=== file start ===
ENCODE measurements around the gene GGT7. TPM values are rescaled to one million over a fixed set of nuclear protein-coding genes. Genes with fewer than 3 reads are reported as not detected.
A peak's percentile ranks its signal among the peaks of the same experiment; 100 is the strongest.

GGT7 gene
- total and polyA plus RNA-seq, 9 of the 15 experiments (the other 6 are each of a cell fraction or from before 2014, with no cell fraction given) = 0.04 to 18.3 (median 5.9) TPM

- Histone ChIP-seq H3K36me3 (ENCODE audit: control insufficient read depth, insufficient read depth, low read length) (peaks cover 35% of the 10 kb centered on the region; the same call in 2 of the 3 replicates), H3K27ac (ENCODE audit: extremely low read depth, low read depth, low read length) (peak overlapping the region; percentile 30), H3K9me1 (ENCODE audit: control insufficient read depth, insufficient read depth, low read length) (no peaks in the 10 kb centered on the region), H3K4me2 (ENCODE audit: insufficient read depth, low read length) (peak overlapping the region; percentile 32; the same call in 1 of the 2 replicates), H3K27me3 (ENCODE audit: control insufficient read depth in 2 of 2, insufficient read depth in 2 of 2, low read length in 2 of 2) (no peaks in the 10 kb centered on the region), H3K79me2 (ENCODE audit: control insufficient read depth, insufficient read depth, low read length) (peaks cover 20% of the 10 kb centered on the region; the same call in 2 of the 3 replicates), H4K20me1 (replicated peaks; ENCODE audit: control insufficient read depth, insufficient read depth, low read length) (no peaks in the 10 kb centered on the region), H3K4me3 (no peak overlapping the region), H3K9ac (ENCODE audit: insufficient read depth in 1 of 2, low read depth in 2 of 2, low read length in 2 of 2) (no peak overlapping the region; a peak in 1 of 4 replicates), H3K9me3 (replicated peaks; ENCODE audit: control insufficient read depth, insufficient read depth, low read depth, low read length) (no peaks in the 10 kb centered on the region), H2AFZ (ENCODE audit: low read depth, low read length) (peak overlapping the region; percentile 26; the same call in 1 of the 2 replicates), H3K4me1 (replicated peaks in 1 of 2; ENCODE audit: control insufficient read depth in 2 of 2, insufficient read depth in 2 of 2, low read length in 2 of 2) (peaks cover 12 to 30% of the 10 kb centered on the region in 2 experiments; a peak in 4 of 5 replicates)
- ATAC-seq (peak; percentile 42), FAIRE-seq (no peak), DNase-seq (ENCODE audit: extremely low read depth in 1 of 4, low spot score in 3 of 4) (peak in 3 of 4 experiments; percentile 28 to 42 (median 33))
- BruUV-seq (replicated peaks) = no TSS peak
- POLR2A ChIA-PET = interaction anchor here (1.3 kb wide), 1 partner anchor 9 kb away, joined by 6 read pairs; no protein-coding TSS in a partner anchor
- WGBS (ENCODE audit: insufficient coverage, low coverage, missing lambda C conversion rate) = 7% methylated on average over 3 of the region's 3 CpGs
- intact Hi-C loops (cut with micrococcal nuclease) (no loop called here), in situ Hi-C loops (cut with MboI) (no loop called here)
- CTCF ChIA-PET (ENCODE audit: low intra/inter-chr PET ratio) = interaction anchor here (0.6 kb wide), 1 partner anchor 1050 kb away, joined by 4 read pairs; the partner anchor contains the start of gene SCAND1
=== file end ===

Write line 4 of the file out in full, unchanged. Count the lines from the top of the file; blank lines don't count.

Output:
- total and polyA plus RNA-seq, 9 of the 15 experiments (the other 6 are each of a cell fraction or from before 2014, with no cell fraction given) = 0.04 to 18.3 (median 5.9) TPM